If there’s a season for rosé, it’s now. Crisp, acidic, and thirst-quenching, the blush-colored beverage tends to go down easy, and its sales peak between Memorial Day and Labor Day. Rosé — be it bubbly or still — is the red wine drinker’s white and the white wine drinker’s red, without all the heft that other wines sometimes bring. While Provence, France is widely considered the benchmark for producing the world’s best rosé, varietals from other regions (made with grapes of all sorts) are growing on wine lists all over town. Here are six of Fort Worth’s best spots to drink pink.
Winslow’s Wine Café
Rosé is big here, so much that there’s an annual “rosé soiree” patio party held each year on the first day of spring. The Camp Bowie Boulevard restaurant and wine bar (which now has its own retail wine shop) currently offers four rosés by the bottle and a daily sparkling rosé on happy hour for only $6. While the compact bar area is always hopping, with its tall bar tables and cushy chairs, the sunshine-filled patio is the place to be when sipping something chilled. Indulge in Winslow’s popular wood-fired flatbread pizzas while there.
Craft & Vine Taproom & Eatery
Old Town Roanoke became even cooler when Craft & Vine opened there nearly two years ago. The third floor bar and restaurant has more than 70 beers and wines on tap — that’s one very long wall of spigots. Each has their own interactive touch-screens with descriptions and tasting notes. But it’s the covered patio, with its comfy couch seating and expansive West Texas views, that turns heads here. The breezy space provides the perfect vantage point for sunsets while sipping. Try one of the two rosés on tap now (the Napa Valley Hogwash is most popular right now), or choose one of the still or sparkling bottles of the pink drink to share paired with something from the raw bar. That’s right, Craft & Vine moonlights as a sushi and sashimi bar with oysters on the half shell, too.
There's something about this downtown bar and patio that exudes sophistication. Maybe it's the floor-to-ceiling glass windows, the thick granite countertops and high barstools, and the neatly manicured greenery that frames the polished outdoor seating area. Sparkling rosé seems most appropriate here as a bubbly celebration of simply snagging a seat. Owner Adam Jones' 12-foot tall wine cellar has plenty. Choose from a half-dozen each of both sparkling and still varieties by the bottle, and four by the glass. Since rosé pairs well with nearly everything, try the sweet and spicy bacon-wrapped chorizo-stuffed dates and order a bottle to share.
With a wrought iron front door and window sheers keeping the interior private, this Park Place Avenue wine bar is discreet. Step inside to find cozy and spacious accommodations, with Old World-style furnishings, two levels of seating (the upstairs space is often booked for private events), and a quaint, string-lit patio shaded by a few trees. The place nearly closed back in 2014 after storms caused massive flooding just before its first anniversary. Now what was once a Fairmount neighborhood secret draws wine lovers from all over Fort Worth for wines from boutique vineyards — some even available by the wine growler. Patrons will find more than a dozen wines on tap (which guarantees freshness and quality), including two rosés. Owner Lindsey Crawford recommends the light and refreshing Maison Saleya rosé from Provence, France. “It’s perfect as we head into summer.”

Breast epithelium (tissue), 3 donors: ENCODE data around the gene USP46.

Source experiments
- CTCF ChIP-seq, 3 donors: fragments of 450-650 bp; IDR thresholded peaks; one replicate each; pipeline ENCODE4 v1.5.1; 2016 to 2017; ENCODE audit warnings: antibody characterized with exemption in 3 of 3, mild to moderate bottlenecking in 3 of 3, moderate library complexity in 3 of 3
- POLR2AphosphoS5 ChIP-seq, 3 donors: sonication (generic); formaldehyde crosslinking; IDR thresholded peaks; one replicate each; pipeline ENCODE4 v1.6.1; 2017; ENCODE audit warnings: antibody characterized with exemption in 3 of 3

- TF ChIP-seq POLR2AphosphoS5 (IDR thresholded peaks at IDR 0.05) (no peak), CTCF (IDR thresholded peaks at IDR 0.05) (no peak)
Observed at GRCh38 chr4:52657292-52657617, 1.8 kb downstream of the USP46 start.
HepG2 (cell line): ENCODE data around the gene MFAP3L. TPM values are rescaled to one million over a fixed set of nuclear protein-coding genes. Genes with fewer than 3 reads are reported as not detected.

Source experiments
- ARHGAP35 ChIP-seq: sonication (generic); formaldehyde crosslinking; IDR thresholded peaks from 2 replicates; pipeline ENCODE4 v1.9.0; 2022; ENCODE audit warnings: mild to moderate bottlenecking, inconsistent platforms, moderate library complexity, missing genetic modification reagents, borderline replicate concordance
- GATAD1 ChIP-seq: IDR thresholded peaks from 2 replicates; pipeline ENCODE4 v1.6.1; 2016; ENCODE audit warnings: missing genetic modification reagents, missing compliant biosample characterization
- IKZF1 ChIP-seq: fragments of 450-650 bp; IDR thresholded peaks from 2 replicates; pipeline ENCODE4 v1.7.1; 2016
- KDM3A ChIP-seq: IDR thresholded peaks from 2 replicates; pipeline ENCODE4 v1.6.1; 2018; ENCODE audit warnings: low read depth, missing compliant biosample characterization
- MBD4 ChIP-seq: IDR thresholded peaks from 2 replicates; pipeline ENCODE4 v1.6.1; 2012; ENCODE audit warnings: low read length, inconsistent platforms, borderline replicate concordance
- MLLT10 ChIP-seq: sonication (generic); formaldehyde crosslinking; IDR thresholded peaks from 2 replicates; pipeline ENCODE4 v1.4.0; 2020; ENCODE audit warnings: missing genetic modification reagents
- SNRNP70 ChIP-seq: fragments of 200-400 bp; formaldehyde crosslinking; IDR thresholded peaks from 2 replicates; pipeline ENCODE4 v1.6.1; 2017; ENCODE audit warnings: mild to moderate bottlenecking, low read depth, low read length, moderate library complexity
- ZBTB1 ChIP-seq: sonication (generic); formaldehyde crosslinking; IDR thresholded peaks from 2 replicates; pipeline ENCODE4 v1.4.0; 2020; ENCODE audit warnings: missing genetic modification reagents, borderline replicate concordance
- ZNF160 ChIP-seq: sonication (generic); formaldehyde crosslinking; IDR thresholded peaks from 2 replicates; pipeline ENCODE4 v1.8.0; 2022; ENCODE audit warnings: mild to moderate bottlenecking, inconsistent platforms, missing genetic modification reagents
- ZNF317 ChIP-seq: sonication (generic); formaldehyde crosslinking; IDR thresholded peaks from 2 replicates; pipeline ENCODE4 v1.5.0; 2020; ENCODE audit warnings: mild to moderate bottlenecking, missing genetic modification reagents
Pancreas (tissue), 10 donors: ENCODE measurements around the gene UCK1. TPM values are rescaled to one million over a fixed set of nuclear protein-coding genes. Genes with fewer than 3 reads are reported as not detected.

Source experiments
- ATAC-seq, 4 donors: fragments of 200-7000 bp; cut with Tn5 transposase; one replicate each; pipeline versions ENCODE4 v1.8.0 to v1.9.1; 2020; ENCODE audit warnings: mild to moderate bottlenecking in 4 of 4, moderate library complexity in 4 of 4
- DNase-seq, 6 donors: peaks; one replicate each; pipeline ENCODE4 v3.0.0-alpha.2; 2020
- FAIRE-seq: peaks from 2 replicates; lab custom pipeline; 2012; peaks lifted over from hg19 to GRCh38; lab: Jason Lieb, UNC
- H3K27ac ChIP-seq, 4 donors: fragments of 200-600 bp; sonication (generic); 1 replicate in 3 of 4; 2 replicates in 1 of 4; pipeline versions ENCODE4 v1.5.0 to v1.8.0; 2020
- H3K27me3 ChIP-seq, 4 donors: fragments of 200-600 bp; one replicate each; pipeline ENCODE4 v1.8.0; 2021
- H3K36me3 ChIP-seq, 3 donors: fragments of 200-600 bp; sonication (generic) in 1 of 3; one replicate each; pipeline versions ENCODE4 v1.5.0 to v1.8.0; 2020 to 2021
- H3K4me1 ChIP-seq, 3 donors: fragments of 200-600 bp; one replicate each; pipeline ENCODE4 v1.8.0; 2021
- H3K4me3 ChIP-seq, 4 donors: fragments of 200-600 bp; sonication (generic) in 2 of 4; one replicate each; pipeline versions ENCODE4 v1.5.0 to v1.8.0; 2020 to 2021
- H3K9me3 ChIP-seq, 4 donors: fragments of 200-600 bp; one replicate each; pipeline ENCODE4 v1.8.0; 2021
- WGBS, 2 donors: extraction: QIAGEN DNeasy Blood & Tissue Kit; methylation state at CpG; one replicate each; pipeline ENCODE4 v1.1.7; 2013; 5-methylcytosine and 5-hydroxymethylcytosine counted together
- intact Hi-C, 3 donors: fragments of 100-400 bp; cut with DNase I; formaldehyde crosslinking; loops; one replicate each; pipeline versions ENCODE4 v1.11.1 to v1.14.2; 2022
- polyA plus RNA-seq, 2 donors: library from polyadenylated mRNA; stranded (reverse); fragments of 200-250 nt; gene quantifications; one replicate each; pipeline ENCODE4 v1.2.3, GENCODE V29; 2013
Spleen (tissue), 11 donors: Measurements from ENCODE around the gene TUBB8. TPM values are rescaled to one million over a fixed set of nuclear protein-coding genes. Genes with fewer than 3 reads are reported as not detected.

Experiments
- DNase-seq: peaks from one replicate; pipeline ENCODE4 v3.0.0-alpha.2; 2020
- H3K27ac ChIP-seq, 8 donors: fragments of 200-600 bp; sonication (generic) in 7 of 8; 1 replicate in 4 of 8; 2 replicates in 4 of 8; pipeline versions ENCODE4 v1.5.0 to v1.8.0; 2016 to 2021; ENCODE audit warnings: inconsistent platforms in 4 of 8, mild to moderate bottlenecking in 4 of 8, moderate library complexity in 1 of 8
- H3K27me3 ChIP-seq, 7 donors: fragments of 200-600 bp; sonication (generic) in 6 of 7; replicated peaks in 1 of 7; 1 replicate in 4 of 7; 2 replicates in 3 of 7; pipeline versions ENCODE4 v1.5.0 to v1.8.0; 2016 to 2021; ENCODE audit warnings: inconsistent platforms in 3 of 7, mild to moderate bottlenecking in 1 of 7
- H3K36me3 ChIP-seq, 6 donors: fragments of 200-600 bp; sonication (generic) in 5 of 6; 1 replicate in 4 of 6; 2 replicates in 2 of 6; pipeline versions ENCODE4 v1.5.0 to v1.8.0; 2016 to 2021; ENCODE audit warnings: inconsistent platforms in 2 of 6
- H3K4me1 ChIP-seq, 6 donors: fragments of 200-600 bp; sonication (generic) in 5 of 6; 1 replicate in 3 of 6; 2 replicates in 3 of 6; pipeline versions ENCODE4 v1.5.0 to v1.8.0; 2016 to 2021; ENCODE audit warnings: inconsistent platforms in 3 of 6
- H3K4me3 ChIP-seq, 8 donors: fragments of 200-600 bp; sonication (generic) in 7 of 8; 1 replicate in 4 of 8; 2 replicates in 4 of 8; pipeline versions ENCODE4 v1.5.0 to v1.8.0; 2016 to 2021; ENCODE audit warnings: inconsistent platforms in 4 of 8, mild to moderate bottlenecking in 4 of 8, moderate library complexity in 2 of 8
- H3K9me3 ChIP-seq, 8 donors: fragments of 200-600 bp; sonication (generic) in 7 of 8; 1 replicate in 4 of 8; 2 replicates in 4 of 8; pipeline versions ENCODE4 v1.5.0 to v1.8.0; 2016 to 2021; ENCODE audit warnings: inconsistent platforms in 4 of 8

The shore-to-door seafood restaurant is home to one of downtown’s swankiest bars and picture-perfect patios, with its string-lit trees, comfy seating and 360-degree bar with flat-screen TVs on every side. Bonnell’s wine cellar is stacked — there are currently a dozen bottles of rosé alone along with two more by the glass. The pink drink pairs well with seafood, thanks to its crisp minerality and light finish. Try a glass (or two) with a dozen raw oysters on the half shell and toast to coastal vibes.
Grand Cru Wine Bar & Boutique
There are bigger, flashier wine bars around town, but Grand Cru is a reputable pioneer having been established in 2008. (The operation moved from southwest Fort Worth to its current West Magnolia Avenue location in 2014.) The relaxed setting — with its brick walls, natural light, and cocktail table seating — is quaint without feeling crowded. Here patrons can try a rosé flight dubbed “a rosé by any other name” with three pours for just $12. There are also a slew of beautifully-hued 2018 French rosés arriving now, available by the bottle. They’re among 17 different bottles of rosé available right now — six of which are bubbly. Owners recommend trying Stoller Estate from Oregon’s Willamette Valley, but if feeling adventurous, ask for the effervescent rosé from Spain. Grand Cru also serves a lengthy menu of cheeses, charcuterie, and small plates — aimed at keeping customers nourished enough to rosé all day.